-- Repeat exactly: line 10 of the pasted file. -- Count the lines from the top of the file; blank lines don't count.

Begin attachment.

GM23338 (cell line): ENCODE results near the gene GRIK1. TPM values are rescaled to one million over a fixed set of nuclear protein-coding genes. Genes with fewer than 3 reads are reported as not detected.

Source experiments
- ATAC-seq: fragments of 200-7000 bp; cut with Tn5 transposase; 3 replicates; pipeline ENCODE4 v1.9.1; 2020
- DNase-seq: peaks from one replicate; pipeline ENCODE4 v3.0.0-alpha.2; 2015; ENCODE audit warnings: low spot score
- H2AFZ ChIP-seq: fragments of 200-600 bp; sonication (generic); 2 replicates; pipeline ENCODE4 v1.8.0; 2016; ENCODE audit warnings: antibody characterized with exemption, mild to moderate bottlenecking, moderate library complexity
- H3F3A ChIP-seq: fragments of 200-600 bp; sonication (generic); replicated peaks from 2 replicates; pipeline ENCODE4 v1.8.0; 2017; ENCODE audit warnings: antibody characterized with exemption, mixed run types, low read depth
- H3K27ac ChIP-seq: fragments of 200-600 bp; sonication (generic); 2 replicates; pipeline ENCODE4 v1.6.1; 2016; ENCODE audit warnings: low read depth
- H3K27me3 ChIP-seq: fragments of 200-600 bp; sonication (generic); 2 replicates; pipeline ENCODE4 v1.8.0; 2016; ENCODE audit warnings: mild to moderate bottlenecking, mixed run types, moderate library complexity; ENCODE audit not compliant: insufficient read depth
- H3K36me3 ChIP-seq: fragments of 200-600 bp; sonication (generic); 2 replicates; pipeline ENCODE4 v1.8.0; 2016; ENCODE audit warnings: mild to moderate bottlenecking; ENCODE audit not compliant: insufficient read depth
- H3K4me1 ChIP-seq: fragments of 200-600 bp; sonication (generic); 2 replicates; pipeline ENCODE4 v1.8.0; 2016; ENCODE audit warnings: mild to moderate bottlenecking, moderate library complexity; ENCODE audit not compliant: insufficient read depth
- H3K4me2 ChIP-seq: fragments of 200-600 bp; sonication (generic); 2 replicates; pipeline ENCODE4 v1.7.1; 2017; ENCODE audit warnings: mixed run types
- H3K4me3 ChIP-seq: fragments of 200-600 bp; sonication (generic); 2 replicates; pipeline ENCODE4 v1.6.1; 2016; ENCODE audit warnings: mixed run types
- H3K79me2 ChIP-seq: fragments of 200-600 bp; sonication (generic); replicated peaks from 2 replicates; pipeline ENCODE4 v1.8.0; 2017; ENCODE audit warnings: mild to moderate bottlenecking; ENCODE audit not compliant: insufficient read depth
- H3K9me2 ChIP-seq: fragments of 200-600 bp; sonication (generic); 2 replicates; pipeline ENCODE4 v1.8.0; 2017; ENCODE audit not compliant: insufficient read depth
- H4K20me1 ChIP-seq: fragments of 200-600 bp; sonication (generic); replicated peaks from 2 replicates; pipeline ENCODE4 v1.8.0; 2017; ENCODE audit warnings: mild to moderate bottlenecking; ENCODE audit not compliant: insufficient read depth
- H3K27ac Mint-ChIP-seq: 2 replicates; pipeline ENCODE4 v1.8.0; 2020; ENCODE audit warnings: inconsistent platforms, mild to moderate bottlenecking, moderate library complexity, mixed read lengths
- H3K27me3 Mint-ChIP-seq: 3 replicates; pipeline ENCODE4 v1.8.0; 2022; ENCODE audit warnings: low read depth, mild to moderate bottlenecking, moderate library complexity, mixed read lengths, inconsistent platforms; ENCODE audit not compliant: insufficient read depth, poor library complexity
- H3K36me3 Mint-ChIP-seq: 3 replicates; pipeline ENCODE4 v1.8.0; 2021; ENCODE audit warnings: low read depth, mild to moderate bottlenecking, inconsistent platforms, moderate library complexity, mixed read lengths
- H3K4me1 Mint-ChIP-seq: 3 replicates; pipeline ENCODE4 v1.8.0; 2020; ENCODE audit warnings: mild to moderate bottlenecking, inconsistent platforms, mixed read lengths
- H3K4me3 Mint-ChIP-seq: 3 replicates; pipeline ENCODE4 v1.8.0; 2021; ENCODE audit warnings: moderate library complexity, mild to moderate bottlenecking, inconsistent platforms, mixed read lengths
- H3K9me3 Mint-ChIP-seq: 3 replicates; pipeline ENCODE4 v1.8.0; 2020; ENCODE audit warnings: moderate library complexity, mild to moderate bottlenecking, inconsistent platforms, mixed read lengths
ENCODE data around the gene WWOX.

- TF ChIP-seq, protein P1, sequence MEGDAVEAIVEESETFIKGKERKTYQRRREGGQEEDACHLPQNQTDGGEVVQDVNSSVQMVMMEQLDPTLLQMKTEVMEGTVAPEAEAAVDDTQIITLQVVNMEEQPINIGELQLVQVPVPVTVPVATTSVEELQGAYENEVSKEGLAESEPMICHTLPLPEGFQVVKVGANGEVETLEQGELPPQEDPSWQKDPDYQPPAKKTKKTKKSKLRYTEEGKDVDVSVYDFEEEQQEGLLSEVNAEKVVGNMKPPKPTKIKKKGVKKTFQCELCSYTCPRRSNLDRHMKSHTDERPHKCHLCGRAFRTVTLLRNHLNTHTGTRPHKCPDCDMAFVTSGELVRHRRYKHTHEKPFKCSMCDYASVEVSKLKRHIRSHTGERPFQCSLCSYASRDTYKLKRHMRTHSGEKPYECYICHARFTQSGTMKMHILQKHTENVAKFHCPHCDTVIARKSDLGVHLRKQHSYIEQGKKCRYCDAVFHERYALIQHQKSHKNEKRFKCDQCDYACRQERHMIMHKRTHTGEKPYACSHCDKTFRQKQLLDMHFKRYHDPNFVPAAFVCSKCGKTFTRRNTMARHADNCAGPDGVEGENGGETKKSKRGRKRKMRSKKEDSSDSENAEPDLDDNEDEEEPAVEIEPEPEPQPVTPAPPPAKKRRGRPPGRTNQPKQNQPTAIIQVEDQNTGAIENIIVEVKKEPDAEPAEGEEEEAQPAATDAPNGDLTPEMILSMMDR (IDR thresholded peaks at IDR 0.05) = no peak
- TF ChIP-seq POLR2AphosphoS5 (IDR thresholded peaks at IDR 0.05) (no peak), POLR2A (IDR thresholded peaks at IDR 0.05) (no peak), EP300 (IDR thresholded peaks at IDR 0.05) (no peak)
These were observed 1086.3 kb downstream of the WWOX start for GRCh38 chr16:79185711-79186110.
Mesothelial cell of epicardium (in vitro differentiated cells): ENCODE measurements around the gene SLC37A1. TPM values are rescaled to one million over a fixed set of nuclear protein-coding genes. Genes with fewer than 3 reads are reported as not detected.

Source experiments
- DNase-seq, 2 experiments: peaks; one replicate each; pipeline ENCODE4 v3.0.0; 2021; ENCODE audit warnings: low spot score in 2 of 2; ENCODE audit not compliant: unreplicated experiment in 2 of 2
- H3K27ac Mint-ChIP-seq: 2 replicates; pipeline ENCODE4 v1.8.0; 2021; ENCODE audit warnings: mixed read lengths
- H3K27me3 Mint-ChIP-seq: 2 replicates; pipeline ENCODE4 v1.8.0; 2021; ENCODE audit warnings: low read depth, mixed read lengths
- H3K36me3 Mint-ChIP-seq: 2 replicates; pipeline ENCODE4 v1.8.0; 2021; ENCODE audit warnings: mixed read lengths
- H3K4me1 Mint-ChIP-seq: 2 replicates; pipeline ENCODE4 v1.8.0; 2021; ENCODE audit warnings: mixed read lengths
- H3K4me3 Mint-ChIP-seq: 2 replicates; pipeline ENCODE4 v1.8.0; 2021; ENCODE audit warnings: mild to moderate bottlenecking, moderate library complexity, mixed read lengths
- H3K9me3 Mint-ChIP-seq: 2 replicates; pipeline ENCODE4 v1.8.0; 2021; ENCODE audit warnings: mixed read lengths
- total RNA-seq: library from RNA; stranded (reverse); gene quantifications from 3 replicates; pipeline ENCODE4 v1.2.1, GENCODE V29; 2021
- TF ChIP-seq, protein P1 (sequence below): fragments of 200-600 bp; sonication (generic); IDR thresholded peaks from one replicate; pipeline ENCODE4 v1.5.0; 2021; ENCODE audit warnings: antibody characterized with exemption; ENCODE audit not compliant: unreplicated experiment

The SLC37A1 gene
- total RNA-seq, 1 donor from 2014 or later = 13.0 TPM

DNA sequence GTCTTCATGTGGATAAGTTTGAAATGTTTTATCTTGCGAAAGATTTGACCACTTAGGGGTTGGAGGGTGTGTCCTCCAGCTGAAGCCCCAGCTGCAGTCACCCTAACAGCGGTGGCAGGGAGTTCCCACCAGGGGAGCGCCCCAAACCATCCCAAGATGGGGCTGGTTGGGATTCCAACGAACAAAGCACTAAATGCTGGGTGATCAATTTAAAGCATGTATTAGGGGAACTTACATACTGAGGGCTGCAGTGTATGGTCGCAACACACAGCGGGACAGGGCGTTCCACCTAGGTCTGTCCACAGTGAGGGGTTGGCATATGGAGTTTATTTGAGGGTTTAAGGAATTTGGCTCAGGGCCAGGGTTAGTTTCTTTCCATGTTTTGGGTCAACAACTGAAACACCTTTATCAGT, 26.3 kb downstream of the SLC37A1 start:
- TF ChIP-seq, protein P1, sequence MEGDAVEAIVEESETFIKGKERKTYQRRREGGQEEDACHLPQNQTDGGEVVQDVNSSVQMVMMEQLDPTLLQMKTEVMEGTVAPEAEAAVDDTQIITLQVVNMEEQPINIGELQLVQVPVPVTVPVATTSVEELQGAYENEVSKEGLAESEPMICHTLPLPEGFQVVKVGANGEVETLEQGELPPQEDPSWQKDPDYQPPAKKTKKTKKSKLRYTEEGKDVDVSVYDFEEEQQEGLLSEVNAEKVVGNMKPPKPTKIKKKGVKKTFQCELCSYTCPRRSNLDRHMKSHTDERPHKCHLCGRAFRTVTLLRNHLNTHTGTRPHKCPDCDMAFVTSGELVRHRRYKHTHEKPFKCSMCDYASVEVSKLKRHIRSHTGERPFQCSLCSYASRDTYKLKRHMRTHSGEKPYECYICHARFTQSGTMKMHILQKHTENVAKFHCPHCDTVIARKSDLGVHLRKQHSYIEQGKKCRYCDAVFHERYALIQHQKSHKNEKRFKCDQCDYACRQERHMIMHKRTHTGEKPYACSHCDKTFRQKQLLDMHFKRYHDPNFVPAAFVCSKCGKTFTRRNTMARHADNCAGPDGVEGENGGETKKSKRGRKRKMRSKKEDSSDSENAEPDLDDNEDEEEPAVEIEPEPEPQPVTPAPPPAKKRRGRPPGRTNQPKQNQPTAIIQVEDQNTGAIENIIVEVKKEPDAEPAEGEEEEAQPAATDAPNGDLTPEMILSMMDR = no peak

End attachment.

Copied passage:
- H3K4me1 ChIP-seq: fragments of 200-600 bp; sonication (generic); 2 replicates; pipeline ENCODE4 v1.8.0; 2016; ENCODE audit warnings: mild to moderate bottlenecking, moderate library complexity; ENCODE audit not compliant: insufficient read depth